Scallop and Fish are very delicate. To have them perfectly pan seared. There are a few tips.
Keep it dry
It is probably easier to cook fresh scallops and fresh fish, because fresh seafood is not as watery as seafood that’s previously frozen and defrosted. I love using frozen jumbo scallops from Costco because they have such great quality. But after defrosting them, I have to make sure that they are not wet. I use kitchen towel or paper towel to dry off all the moisture generated from defrosting. Every so often I thaw them the night before cooking them, try to pat dry them as much as possible after they are thawed, and wrap them in paper towel to absorb the rest of the moisture over night. If the seafood is not dry, the water content boils in the pan creating high-temperature steam, and you will end up steaming the seafood and it gets overcooked very quickly.
Dust with flour
After seasoning the seafood with salt and pepper, it should be dusted with all purpose flour, it will absorb more moisture from the seafood, and the layer of flour will help create a nice golden brown color when the seafood is pan fried. If you want to give it some extra crust to a piece of fish fllet, after dusting it with flour, dip it in egg wash (evenly beaten eggs), and dust it with an extra layer of Panko crumbs. You can add the crust all around the fish and fry it on all sides, or you can just do it on the one side where you want to be crispy and golden brown.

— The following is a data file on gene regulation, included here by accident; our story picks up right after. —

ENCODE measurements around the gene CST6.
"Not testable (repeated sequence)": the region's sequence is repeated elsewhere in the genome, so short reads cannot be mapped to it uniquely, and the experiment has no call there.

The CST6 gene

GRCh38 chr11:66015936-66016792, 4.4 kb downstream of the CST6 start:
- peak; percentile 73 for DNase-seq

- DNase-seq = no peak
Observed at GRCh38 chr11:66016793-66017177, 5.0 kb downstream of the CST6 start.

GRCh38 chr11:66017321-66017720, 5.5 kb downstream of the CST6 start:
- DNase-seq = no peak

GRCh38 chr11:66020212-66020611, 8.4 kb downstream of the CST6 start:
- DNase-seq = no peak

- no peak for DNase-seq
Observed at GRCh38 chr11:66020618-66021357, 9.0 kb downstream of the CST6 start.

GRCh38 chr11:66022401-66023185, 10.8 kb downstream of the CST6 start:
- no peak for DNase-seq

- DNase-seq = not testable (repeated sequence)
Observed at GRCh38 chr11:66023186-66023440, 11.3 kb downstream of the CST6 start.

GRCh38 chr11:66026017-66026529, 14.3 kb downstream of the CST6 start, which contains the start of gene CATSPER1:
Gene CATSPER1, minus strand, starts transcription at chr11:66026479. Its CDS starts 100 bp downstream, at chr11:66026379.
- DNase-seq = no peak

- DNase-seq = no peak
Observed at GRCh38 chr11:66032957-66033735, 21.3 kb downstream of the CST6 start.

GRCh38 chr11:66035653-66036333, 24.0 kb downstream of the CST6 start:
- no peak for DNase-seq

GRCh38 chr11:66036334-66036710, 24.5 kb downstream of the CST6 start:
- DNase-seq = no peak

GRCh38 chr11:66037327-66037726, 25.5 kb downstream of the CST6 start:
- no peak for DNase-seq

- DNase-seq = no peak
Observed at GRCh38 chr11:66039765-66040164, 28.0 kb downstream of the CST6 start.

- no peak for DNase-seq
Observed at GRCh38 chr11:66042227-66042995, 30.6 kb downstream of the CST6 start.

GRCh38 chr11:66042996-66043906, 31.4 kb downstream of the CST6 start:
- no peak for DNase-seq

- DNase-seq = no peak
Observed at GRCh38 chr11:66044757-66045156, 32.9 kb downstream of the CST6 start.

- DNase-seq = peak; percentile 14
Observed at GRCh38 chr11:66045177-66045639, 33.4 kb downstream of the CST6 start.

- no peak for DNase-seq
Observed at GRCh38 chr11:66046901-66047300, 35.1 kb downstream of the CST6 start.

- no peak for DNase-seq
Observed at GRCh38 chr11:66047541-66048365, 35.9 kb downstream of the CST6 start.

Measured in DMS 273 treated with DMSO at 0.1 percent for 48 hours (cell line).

Cook with high heat
The frying pan has to be hot hot hot with a thin layer of oil. High temperature will cause the seafood protein to curl up quickly and denature, preventing the protein to bond with and stick to the pan. And you have to choose a type of oil that heats up quickly such as canola, peanut, sunflower seed, or butter. Olive oil has a lower boiling point so it’s probably not ideal for pan frying seafood. However, you can use olive oil to poach seafood, which is a neat technique in this post.